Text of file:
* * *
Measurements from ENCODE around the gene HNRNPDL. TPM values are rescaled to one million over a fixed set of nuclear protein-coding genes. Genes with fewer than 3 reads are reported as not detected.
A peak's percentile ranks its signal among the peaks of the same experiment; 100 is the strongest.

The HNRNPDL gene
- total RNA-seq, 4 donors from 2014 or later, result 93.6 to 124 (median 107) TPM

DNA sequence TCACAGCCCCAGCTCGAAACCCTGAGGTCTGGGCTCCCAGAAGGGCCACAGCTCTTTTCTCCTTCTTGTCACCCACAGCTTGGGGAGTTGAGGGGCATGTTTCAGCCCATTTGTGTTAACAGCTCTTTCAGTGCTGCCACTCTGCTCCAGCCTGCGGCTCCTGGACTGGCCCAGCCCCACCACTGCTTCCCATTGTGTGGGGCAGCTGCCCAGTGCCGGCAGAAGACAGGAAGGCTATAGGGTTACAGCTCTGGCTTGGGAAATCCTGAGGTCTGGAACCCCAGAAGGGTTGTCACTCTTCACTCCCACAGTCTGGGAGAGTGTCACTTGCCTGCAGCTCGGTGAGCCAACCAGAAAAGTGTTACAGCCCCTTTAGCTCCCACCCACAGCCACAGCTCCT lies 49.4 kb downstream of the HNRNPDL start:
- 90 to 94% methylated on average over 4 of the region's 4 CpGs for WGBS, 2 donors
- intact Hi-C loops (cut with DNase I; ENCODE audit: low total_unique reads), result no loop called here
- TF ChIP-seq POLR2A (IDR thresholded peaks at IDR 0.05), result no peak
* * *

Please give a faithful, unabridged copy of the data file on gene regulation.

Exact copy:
Measurements from ENCODE around the gene HNRNPDL. TPM values are rescaled to one million over a fixed set of nuclear protein-coding genes. Genes with fewer than 3 reads are reported as not detected.
A peak's percentile ranks its signal among the peaks of the same experiment; 100 is the strongest.

The HNRNPDL gene
- total RNA-seq, 4 donors from 2014 or later, result 93.6 to 124 (median 107) TPM

DNA sequence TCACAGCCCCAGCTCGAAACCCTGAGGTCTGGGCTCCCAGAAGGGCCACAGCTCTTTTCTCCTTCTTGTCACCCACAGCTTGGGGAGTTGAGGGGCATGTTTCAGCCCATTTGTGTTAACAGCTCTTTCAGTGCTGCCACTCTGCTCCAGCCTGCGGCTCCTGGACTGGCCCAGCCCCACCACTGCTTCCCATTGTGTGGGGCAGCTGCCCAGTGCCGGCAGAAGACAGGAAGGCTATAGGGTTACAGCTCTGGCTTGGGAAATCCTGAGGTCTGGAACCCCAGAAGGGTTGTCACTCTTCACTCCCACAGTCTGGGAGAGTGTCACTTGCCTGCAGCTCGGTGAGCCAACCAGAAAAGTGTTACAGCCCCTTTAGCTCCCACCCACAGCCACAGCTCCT lies 49.4 kb downstream of the HNRNPDL start:
- 90 to 94% methylated on average over 4 of the region's 4 CpGs for WGBS, 2 donors
- intact Hi-C loops (cut with DNase I; ENCODE audit: low total_unique reads), result no loop called here
- TF ChIP-seq POLR2A (IDR thresholded peaks at IDR 0.05), result no peak